instance look at the entire case then and reverse on the injunction. And so
how much of a risk was there if we ask the Supreme Court to review just part
of it. As it turned out, that sort of became somewhat moot because Snepp
sought certiorari, and once he sought certiorari, then the United States filed a
conditional cross-petition for certiorari. So Snepp was seeking review of the
injunction, and we were seeking review of the measure of damages.
It was a very interesting time to be working with the Solicitor General’s
office to help craft a cert petition. There were a lot of different views on how
the case should be presented, what the argument should be, what the
likelihood of success was going to be, but there were cross-petitions for
certiorari. To everyone’s astonishment, the Supreme Court granted certiorari
and issued a ruling on the merits based solely on the certiorari petitions. So
there was no full briefing on the merits and no oral argument before the
United States Supreme Court. Yet the Court issued a very comprehensive
and fairly lengthy decision upholding the injunction and reversing the Fourth
Circuit on the constructive trust.
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MS. KAGAN: Nice.
MS. GERE: So, in essence the Supreme Court reinstated the District Court’s opinion and
order because that was the District Court’s initial ruling in the case. That
caused quite a lot of controversy and comment by lawyers and by
commentators about whether what the Supreme Court had done was
appropriate. It certainly did what it did, and I think that remains a pretty
extraordinary step. Not that I’ve gone to any great lengths, but I don’t
believe the Court has done such a thing again, both substantively and
procedurally. The Supreme Court decision was per curiam in 1980. There
were three Justices who dissented. Writing for the dissenters was Justice
Stevens, and he was joined by Justices Thurgood Marshall and William
Brennan. As one might expect, there were, depending on which side of the
case you were on how you looked at it, this was a significant First
Amendment issue question for some people. The government, of course, had
tried to stay away from that and make it simply a breach of contract. You
signed an agreement to submit any manuscript, you didn’t do it, you violated
your contract. That’s not First Amendment. That’s essentially employment
So it was very interesting, and kind of as a side note, I, many years after
that, ended up buying an apartment in the Woodley Park Towers
condominium building. That very apartment had been the home of Justice
Brennan for many years, and so it was kind of interesting to go from, here I
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am a lawyer to now I’m a homeowner and I’m taking a shower in the same
place that Justice Brennan did. Or having dinner or whatever.
At one point, again, many years later when I was teaching at Georgetown
Law School, my husband and I were at some kind of a reception for the law
school professors. Justice Brennan had an honorary teaching position. I
believe he was teaching a course for one semester at Georgetown, so he
happened to be at this reception. My husband and I were talking with him
and his wife and saying it’s a small world. We live in the apartment where
you used to live, and then Mrs. Brennan, who was his second wife, said, “Oh
my goodness, I wonder what you did with that kitchen in that apartment. I
hated it. So when I married the Justice, we moved out of Washington, and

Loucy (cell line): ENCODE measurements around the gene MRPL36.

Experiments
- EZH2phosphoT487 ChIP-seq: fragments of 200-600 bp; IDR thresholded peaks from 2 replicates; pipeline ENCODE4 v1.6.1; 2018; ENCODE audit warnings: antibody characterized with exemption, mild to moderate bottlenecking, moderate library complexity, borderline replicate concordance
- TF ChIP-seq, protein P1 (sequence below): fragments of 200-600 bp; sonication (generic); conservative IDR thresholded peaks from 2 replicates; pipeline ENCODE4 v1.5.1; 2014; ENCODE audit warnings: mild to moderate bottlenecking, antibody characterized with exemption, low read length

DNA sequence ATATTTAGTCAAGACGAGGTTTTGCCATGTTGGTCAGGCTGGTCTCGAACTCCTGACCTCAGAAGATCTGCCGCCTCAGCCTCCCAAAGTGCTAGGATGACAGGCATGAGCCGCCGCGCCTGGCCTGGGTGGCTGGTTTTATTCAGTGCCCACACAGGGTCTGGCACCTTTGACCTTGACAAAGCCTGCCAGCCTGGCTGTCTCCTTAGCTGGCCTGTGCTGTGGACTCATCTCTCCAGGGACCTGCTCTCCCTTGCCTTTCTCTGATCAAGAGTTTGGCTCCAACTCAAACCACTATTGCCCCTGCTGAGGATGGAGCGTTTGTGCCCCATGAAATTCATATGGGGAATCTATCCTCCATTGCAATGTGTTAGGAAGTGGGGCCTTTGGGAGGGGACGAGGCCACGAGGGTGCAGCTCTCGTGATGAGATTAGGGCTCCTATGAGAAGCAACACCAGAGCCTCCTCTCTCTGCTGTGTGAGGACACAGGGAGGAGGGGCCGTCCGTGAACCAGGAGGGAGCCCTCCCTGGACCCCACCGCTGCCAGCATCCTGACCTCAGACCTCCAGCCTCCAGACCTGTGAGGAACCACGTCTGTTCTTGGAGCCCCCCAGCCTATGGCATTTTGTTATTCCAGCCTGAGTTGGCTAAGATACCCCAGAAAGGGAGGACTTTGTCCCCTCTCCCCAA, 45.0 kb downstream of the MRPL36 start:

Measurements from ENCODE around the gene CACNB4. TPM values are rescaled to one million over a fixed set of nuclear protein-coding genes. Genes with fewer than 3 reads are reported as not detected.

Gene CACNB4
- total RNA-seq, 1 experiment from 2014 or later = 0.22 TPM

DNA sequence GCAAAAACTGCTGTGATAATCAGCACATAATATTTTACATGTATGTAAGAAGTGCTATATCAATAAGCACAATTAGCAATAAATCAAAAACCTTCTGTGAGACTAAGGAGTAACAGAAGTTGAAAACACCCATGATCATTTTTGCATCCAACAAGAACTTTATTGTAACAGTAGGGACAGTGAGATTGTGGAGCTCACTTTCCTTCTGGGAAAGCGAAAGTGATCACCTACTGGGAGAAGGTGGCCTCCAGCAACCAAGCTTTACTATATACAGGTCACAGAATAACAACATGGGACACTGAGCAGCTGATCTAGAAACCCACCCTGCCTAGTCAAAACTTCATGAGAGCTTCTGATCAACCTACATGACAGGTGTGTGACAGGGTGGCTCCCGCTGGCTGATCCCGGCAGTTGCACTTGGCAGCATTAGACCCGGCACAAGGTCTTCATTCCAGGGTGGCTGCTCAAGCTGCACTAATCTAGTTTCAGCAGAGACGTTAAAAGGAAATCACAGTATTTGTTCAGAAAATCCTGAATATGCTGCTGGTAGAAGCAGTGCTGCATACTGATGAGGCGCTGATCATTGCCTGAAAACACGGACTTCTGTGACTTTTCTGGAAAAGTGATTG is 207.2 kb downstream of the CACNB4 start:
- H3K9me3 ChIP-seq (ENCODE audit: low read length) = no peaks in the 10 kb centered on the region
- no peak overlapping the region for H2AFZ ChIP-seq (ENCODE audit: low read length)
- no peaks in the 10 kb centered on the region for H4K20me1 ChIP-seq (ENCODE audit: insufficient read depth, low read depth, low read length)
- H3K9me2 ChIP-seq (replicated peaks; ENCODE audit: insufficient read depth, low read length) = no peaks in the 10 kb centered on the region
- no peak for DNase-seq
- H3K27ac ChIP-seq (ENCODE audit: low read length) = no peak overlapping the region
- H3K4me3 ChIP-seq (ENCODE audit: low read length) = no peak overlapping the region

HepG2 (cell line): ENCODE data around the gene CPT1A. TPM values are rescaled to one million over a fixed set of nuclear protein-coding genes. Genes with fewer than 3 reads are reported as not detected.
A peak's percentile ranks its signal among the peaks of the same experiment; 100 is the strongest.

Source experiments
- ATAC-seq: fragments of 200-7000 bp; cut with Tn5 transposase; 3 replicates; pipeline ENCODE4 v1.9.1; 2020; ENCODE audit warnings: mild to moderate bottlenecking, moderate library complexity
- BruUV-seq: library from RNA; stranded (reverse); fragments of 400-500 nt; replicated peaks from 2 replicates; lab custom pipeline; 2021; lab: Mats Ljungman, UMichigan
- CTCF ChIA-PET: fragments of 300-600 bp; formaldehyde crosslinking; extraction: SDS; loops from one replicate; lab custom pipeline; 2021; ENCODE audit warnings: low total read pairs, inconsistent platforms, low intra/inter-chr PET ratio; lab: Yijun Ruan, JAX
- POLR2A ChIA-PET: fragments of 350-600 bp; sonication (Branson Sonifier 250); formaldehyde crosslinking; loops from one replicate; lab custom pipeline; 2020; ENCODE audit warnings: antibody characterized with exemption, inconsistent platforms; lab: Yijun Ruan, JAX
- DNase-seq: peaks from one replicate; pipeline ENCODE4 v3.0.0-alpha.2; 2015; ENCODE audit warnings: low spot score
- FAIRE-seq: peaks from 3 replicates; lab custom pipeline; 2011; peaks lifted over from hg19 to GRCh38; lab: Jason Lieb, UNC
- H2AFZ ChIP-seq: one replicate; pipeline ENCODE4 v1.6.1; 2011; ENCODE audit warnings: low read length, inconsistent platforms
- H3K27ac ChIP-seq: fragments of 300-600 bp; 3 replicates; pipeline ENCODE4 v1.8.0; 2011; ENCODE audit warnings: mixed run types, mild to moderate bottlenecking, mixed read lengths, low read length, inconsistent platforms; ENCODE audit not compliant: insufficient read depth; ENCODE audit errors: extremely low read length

we moved over to Virginia.” I said we redid the kitchen. She said I’d love to
see what you did to it. So my husband said, “Why don’t you come over for
dinner.” Did we just invite a Supreme Court Justice over for dinner? Yes,
we did. And so we actually had the Justice and Mrs. Brennan over for
MS. KAGAN: Wow. What year was that?
MS. GERE: That would have been, I’d have to go back and look, but probably 1994 or
1995. We were very close friends with Barrett Prettyman, a renowned
Supreme Court advocate at Hogan & Hartson and mentor to Chief Justice
John Roberts. Barrett had clerked on the Supreme Court and obviously was a
very well-regarded Supreme Court advocate. Barrett knew the Justice and
his wife quite well, so our dinner included Barrett Prettyman and his wife,
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Noreen, the Justice and Mrs. Brennan, and we sat in our dining room and just
listened to him tell stories about living in the apartment, about the Court.
That was the only time in my life that I ever had a dinner or any other meal
catered, but I didn’t want to spend time worrying about what I was going to
serve for dinner.
MS. KAGAN: And running back and forth to the kitchen.
MS. GERE: Right. By the end of the evening, the two young men who had been sent to
cater the dinner by the company were ready to pay us for having had the
opportunity to serve a Justice of the Supreme Court and to hear half the
stories. It was definitely a memorable evening.
MS. KAGAN: Yes.
MS. GERE: Another one of those Washington is a small world stories.
MS. KAGAN: Yes. That’s terrific. I guess we can continue to go on until Zoom kicks us
MS. GERE: Okay.
MS. KAGAN: So I know that was your first big trial, and what a big trial that turned out to
be. Not just some small potatoes kind of let me get my feet wet. You were
MS. GERE: Right. It’s not many times that your first trial is covered by Dan Rather and
MS. KAGAN: Right. But was the book allowed to continue to be sold.?
MS. GERE: Yes. I believe it’s still available, but Snepp is not allowed to keep the
proceeds. He challenged the injunction again probably ten years later, long
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after I left the Justice Department, but I know other people at Justice